ANDREW KNEW ITWAS A BALL OF GASOLINE- SOAKED RAGS. HE THREWA MATCH ON IT. specialty pharmacy, a small one in California called R&O, was billed by Valeant for $69 million for drugs it did not buy. Further, Boyd reported, that pharmacy appeared to be closely related to Philidor. Left was ruminating on all this when the New York Times reported that Michael Pearson, Valeant’s chief executive, had set up an option to purchase Philidor . Now that was really weird. What company of Valeant’s size would bother with buying a regional pharmacy? Filling prescriptions was a totally separate business from selling medicines; you don’t see Toyota acquiring car dealerships. Unless, Left thought, the point was never to purchase it. Unless the point was to prove, by pretending to prepare to acquire it, that Philidor was a separate company to begin with. Trying to weave the threads into a narrative, Left released his third report. Valeant, he wrote, was the “pharmaceutical Enron.” Just as Enron established shell companies to inflate its balance sheets, he wrote, Valeant maintained a network of “ghost ship” pharmacies designed to buy product that no one had actually ordered, a form of fraud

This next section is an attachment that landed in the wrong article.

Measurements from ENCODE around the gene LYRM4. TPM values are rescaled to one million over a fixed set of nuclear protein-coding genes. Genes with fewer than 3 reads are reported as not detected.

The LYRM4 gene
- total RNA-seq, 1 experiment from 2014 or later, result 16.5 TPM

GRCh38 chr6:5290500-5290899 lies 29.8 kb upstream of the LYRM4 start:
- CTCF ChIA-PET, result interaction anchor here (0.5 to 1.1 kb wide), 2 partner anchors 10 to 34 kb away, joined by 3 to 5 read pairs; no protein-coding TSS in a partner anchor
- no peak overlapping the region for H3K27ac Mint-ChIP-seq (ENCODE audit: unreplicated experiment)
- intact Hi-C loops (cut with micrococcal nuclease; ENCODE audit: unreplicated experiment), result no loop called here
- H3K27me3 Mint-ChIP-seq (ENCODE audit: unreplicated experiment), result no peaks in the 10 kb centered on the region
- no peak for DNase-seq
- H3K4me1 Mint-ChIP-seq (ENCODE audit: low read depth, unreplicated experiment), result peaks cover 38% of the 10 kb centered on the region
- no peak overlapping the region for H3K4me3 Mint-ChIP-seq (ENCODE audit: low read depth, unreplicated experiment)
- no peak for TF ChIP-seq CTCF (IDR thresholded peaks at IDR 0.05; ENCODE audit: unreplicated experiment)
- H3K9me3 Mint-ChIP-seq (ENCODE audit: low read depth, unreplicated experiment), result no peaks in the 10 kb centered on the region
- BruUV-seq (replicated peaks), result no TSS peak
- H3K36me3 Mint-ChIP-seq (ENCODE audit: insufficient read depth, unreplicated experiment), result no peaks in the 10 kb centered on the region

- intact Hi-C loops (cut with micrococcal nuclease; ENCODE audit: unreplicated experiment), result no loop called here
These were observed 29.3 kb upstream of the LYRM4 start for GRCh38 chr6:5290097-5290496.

known as channel stuffing. Left’s explanation would turn out to be inaccurate – the real fraud, if anything, was more tangled – but the swagger of his TV appearances represented the layup at the end of Boyd’s better-researched assist. Introducing the word “Enron” was the key, because it forced the news media to debate with great earnestness a question that, as of the day before, had never been asked. “ Is Valeant the pharmaceutical Enron? ” Fortune wondered. “ Report alleges Enron-like fraud ,” CNN said. Pearson called the comparison “erroneous” and asked the S.E.C. to investigate Left. But as any public-relations agent knows, if you’re denying, you’re already on the back foot. By the time the company announced an emergency news conference the following morning, the stock was down 40%. “Andrew erased the idea that buying Valeant was a smart strategy,” Boyd said. “I just thought it was a good story. Andrew knew it was a ball of gasoline-soaked rags. He threw a match on it.” Among those who smelled smoke was the United States attorney for the Southern District of New York, Preet Bharara. In November 2016, he indicted two men on charges of wire fraud and kickbacks: Gary Tanner, a senior executive at Valeant, and Andrew Davenport, the chief executive of Philidor. For all intents and purposes, the indictment alleges, Philidor was not an independent company. That much Left had suspected. What was shocking was the nature of the relationship between the businesses. It was not simple channel stuffing, the indictment alleges, but theft.
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